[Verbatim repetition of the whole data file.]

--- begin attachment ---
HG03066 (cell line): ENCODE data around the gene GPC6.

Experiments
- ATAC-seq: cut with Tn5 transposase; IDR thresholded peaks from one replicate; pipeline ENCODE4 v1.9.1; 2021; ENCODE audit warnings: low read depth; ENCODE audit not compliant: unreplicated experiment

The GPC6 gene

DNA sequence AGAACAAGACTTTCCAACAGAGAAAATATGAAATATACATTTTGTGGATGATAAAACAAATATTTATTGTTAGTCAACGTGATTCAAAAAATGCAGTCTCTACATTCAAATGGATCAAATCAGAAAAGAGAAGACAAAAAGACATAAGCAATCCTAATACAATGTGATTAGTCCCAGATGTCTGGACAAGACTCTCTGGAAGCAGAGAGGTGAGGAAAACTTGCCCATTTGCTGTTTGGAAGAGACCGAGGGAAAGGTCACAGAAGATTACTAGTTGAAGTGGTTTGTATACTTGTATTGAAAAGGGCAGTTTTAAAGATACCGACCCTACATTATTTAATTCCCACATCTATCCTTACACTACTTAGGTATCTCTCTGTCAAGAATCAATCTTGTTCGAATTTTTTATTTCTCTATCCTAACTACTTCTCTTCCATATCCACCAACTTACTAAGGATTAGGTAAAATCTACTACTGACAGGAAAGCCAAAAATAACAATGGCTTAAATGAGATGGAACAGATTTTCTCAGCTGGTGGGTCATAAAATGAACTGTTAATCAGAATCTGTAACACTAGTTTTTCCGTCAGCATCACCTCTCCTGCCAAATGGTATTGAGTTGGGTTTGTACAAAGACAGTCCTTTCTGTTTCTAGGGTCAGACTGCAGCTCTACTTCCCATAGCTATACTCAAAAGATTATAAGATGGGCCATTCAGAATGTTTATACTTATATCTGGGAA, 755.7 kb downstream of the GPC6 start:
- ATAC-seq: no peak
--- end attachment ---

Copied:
HG03066 (cell line): ENCODE data around the gene GPC6.

Experiments
- ATAC-seq: cut with Tn5 transposase; IDR thresholded peaks from one replicate; pipeline ENCODE4 v1.9.1; 2021; ENCODE audit warnings: low read depth; ENCODE audit not compliant: unreplicated experiment

The GPC6 gene

DNA sequence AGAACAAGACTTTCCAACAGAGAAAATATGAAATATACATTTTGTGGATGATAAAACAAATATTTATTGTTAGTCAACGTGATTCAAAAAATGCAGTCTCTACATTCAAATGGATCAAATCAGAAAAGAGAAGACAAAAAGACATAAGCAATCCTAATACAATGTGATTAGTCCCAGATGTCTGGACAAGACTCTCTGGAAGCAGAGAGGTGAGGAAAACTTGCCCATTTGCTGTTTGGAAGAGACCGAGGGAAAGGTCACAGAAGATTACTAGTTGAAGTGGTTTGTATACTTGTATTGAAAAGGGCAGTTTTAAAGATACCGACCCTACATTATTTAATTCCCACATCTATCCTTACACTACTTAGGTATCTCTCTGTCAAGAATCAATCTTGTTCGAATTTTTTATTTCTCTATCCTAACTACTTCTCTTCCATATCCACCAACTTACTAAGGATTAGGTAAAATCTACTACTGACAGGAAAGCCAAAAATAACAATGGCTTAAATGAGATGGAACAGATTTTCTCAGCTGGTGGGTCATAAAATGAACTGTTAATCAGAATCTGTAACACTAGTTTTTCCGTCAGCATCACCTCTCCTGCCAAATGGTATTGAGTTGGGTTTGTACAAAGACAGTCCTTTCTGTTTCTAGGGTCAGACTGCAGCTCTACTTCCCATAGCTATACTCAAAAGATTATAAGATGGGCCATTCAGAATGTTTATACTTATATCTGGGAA, 755.7 kb downstream of the GPC6 start:
- ATAC-seq: no peak